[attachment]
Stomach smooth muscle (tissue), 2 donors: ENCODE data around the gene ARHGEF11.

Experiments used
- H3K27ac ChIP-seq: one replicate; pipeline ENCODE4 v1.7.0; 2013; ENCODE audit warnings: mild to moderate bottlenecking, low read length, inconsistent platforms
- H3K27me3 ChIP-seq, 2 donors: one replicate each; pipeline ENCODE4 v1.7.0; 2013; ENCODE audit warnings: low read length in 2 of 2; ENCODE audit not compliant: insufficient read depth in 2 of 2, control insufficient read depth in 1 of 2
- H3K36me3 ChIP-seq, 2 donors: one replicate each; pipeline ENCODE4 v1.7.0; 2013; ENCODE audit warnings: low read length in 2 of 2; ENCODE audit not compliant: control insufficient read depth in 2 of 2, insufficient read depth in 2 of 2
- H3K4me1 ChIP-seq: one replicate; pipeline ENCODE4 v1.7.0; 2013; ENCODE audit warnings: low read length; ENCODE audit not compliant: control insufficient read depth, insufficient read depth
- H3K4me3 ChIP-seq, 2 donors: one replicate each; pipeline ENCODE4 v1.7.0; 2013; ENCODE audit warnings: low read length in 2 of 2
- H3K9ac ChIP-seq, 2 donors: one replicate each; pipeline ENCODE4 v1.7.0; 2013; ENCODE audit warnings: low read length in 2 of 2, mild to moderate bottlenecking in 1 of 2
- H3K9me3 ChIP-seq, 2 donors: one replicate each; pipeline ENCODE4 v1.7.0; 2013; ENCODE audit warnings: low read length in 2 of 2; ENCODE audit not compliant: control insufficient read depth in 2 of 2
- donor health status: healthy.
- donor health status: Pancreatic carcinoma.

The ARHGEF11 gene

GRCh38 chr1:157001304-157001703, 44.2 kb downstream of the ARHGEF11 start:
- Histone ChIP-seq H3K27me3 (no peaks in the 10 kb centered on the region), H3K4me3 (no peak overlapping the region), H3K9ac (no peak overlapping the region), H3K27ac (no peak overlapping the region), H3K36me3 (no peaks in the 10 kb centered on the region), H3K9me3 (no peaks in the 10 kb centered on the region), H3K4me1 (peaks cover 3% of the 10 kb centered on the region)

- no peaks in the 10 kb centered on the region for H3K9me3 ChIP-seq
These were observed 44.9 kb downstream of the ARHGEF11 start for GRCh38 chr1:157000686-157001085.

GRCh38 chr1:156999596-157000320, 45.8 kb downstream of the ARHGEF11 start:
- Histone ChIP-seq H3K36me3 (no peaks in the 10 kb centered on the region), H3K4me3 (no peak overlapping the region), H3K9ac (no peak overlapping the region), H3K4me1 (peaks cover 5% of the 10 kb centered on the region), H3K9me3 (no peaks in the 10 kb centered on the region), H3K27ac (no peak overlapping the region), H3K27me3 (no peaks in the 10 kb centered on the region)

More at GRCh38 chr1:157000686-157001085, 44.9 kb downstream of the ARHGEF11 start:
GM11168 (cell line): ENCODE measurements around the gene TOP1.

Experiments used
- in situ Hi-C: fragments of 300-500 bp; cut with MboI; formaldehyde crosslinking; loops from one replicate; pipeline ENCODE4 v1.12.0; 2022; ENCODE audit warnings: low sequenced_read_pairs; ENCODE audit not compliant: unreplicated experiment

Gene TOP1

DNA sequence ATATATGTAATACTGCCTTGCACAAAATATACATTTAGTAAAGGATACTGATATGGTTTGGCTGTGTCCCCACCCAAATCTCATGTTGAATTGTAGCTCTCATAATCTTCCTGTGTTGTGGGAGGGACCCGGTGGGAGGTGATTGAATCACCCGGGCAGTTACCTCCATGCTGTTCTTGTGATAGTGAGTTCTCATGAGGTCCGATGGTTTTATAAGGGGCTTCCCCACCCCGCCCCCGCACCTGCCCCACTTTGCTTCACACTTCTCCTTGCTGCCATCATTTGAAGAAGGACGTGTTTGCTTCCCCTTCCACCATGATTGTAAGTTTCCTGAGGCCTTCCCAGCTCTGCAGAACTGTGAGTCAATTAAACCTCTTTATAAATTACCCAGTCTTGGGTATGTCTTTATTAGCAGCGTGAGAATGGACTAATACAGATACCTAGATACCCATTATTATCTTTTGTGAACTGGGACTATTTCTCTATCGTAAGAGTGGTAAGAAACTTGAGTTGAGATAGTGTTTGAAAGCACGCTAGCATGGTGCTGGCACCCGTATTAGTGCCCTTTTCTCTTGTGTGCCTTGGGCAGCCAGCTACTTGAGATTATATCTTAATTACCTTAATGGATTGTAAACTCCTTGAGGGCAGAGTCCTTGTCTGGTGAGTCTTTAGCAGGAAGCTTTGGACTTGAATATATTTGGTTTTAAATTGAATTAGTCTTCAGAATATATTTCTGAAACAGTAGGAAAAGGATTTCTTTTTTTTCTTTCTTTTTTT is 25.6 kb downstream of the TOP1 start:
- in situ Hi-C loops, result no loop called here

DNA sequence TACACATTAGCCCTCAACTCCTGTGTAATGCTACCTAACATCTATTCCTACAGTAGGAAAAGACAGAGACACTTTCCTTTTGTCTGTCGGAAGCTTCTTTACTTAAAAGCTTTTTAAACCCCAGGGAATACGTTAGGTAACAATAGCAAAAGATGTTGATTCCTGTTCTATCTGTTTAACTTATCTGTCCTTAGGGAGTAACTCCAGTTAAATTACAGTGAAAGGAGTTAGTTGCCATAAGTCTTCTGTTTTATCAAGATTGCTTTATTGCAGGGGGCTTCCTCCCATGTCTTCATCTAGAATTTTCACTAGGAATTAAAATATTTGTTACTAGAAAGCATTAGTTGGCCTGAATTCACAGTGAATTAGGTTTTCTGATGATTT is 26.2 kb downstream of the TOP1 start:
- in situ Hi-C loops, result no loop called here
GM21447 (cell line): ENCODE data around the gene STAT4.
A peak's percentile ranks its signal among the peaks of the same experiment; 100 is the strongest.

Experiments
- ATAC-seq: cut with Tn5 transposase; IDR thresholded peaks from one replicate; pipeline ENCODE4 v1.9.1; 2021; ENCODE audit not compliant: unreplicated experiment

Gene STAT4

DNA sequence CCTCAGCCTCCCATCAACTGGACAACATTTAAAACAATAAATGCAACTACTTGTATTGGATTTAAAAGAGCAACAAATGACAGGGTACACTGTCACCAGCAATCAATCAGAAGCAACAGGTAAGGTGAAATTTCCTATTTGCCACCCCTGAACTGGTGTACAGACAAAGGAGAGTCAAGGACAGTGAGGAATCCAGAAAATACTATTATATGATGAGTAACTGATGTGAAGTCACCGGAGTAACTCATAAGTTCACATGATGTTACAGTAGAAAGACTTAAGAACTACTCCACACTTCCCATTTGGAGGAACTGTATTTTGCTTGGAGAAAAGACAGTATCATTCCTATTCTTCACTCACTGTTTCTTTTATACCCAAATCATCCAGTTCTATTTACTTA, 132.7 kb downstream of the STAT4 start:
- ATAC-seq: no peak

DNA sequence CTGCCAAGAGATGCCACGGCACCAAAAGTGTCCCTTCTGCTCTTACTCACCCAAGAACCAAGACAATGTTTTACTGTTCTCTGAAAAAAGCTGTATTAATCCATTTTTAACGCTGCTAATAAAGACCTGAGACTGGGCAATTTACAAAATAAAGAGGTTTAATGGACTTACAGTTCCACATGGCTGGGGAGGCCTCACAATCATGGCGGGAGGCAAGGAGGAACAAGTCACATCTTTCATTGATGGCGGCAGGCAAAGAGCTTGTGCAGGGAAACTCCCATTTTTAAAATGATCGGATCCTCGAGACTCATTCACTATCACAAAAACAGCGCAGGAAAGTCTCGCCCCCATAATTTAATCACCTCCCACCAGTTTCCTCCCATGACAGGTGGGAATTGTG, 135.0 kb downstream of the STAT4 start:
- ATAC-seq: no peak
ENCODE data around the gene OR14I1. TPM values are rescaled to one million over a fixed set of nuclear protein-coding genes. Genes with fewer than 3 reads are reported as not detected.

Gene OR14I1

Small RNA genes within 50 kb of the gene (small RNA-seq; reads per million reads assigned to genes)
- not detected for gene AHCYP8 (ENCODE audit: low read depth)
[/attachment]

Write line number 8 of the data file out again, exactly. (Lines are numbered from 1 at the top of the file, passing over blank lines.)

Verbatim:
- H3K9ac ChIP-seq, 2 donors: one replicate each; pipeline ENCODE4 v1.7.0; 2013; ENCODE audit warnings: low read length in 2 of 2, mild to moderate bottlenecking in 1 of 2